Hong Kong protesters suggest talks with BeijingHong Kong: Student democracy activists who have occupied Hong Kong streets for a month suggested Tuesday that direct negotiations with senior Chinese Communist Party officials could be a way to end their standoff with the
Hong Kong: Student democracy activists who have occupied Hong Kong streets for a month suggested Tuesday that direct negotiations with senior Chinese Communist Party officials could be a way to end their standoff with the local government.
The protest leaders said they want the Hong Kong government to convey their demands for greater democracy to Beijing. They issued an open letter to Hong Kong's No. 2 official after the students and the government held talks last week that were mostly fruitless.
One of the student protest leaders, Alex Chow, said the Hong Kong government should ask Chinese Premier Li Keqiang "to have dialogue with the students and Hong Kong people directly, so that Hong Kong people and students can express their views."
It's unclear how the request would be received, given that Beijing officials have called the street protests illegal and repeatedly blamed unspecified foreign forces for instigating them.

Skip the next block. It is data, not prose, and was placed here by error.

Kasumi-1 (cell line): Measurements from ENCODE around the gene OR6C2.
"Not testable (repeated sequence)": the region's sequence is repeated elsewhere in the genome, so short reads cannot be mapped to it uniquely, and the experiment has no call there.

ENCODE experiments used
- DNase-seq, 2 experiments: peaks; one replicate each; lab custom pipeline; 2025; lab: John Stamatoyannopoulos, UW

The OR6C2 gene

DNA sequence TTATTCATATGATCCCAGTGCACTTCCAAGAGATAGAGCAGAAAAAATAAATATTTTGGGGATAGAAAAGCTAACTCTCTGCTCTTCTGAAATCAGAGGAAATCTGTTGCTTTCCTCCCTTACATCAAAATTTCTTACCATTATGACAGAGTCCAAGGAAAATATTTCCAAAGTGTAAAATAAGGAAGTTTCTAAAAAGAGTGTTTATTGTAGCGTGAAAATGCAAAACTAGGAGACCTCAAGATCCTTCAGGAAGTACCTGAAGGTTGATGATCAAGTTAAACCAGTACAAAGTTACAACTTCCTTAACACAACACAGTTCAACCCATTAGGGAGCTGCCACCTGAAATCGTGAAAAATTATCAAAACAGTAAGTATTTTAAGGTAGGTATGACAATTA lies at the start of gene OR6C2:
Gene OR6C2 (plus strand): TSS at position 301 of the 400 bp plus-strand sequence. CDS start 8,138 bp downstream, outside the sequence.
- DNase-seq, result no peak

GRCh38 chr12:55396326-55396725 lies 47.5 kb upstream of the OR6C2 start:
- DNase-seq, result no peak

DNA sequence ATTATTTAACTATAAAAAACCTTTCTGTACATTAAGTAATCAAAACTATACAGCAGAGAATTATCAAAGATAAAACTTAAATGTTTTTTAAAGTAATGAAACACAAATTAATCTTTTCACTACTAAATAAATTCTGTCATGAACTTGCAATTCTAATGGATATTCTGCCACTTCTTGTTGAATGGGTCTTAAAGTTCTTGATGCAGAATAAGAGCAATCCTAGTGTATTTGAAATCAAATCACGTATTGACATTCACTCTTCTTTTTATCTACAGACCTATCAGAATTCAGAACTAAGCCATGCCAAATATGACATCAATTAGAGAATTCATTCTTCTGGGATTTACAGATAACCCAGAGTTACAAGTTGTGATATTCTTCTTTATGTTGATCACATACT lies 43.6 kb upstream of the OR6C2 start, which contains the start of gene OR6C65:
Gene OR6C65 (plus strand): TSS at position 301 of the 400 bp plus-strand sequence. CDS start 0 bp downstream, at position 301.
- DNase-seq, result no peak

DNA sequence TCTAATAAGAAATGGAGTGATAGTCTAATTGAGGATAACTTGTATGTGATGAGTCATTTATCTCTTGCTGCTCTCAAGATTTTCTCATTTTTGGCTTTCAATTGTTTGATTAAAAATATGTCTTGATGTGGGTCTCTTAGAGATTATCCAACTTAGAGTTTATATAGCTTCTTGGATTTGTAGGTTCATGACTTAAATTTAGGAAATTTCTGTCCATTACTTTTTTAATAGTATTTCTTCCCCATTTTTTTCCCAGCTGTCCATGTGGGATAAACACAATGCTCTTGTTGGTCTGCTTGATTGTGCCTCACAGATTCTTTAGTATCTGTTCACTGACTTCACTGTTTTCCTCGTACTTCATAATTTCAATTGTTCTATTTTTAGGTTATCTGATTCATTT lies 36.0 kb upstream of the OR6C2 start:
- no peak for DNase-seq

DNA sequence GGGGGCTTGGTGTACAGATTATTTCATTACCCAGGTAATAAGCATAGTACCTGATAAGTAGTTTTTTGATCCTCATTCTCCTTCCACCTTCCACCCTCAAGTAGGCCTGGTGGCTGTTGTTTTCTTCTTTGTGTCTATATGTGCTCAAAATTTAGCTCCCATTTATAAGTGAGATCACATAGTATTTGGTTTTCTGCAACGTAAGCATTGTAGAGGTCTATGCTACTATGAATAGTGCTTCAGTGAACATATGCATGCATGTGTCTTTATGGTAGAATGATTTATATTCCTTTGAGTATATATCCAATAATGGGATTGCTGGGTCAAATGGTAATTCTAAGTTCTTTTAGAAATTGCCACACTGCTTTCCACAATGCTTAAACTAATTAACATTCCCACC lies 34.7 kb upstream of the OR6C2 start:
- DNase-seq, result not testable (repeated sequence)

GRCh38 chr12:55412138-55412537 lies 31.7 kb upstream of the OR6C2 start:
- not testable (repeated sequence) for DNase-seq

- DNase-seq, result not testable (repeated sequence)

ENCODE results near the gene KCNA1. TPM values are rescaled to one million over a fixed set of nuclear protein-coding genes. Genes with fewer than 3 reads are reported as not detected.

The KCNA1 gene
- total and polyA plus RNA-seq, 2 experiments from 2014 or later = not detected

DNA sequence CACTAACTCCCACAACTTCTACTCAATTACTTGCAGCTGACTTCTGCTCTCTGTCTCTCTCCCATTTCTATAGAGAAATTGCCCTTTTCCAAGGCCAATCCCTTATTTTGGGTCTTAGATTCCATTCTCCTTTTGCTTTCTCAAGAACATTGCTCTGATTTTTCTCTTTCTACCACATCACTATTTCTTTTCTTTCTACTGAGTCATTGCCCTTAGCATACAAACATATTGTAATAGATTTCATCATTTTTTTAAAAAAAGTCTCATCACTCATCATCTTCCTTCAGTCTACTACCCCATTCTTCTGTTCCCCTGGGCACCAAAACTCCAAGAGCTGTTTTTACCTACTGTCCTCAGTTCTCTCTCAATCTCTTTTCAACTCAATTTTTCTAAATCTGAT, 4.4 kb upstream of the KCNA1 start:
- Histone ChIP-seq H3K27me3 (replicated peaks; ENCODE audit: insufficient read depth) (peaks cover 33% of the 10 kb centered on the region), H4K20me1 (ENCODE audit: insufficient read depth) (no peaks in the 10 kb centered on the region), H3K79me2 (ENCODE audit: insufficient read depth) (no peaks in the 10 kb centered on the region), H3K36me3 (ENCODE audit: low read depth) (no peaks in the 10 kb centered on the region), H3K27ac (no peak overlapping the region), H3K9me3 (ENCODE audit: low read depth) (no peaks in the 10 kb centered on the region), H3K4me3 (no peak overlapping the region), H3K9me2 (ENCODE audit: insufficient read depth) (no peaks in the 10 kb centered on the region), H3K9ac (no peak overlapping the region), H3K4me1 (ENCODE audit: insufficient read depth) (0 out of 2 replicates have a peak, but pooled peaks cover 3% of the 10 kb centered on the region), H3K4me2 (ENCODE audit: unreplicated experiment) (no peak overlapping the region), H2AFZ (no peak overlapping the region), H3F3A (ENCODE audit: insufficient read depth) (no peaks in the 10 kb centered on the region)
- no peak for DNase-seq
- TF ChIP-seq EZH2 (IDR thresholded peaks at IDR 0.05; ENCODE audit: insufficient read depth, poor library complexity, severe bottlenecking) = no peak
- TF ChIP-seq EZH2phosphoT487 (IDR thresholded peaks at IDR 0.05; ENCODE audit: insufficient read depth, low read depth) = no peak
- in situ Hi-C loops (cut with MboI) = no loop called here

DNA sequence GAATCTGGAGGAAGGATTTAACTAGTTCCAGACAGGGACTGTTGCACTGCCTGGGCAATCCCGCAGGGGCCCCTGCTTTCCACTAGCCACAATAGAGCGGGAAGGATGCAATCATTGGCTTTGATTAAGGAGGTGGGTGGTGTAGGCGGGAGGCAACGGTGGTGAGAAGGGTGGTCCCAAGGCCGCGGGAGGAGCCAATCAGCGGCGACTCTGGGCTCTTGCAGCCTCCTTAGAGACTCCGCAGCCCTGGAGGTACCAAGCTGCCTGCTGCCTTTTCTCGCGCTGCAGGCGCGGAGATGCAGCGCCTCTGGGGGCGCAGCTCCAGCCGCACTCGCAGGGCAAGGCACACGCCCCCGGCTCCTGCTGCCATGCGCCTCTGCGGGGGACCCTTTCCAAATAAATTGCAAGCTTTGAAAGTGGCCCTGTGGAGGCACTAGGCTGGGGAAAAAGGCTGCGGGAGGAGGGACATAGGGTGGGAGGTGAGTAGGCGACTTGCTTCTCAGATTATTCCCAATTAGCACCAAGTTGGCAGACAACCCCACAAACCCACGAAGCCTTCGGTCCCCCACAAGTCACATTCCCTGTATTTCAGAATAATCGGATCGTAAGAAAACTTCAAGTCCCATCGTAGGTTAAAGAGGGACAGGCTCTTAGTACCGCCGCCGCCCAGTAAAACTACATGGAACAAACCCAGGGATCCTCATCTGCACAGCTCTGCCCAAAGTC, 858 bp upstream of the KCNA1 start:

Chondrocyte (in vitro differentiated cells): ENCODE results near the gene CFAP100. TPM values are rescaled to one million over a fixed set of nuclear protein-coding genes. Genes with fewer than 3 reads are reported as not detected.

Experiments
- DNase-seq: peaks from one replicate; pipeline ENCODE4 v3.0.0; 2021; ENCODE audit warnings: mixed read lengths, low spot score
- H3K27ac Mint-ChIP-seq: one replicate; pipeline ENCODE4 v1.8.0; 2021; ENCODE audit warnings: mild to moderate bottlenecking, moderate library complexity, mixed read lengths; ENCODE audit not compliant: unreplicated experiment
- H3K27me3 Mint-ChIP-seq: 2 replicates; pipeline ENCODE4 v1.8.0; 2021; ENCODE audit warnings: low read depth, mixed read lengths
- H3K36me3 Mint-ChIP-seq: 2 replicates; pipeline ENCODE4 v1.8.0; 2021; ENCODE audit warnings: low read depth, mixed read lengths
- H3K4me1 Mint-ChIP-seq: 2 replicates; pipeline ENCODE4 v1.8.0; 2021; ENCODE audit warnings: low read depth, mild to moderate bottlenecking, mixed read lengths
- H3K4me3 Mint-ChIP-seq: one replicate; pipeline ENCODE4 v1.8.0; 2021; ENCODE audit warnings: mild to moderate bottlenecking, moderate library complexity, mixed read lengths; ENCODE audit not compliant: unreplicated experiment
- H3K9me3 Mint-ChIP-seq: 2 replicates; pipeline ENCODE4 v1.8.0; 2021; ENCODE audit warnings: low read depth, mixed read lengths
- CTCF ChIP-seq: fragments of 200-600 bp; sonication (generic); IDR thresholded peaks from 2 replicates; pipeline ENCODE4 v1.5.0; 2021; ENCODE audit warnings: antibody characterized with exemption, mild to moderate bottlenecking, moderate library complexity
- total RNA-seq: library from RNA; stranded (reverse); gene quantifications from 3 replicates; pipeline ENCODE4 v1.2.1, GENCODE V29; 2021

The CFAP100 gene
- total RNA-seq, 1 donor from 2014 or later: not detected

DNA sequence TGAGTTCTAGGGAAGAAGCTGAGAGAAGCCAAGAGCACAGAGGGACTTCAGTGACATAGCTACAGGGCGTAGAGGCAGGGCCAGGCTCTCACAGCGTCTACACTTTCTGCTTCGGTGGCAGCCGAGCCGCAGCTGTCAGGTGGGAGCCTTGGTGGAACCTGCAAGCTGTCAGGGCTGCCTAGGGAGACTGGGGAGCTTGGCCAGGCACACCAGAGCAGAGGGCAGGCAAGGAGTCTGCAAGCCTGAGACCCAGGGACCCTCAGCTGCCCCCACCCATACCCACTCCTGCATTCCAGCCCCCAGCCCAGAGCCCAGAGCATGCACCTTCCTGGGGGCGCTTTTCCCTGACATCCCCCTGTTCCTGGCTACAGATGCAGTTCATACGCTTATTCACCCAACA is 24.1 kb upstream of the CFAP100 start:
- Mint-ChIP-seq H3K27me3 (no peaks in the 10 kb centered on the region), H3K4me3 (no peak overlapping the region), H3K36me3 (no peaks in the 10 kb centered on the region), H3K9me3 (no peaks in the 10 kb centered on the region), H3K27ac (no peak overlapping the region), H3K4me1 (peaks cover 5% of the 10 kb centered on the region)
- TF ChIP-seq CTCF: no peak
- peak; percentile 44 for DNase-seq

The student leaders are struggling to maintain momentum after aborting a weekend street referendum intended to shore up support. Organizers said they scrapped the vote because they hadn't adequately consulted with the public.
Protesters have been occupying main streets in three neighborhoods across Hong Kong since Sep. 28, when police unleashed tear gas in a failed attempt to disperse thousands of them trying to rally outside government headquarters.
Beijing has decreed that a committee will screen candidates for inaugural 2017 direct elections to choose the semiautonomous Chinese city's leader, angering many who call it fake democracy. Protesters want Hong Kongers to be able to name candidates of their own choosing.
Protesters marked a full month of their movement with an evening rally that began with the unfurling of umbrellas and a moment of silence that lasted 87 seconds — one for every canister of tear gas fired by police.
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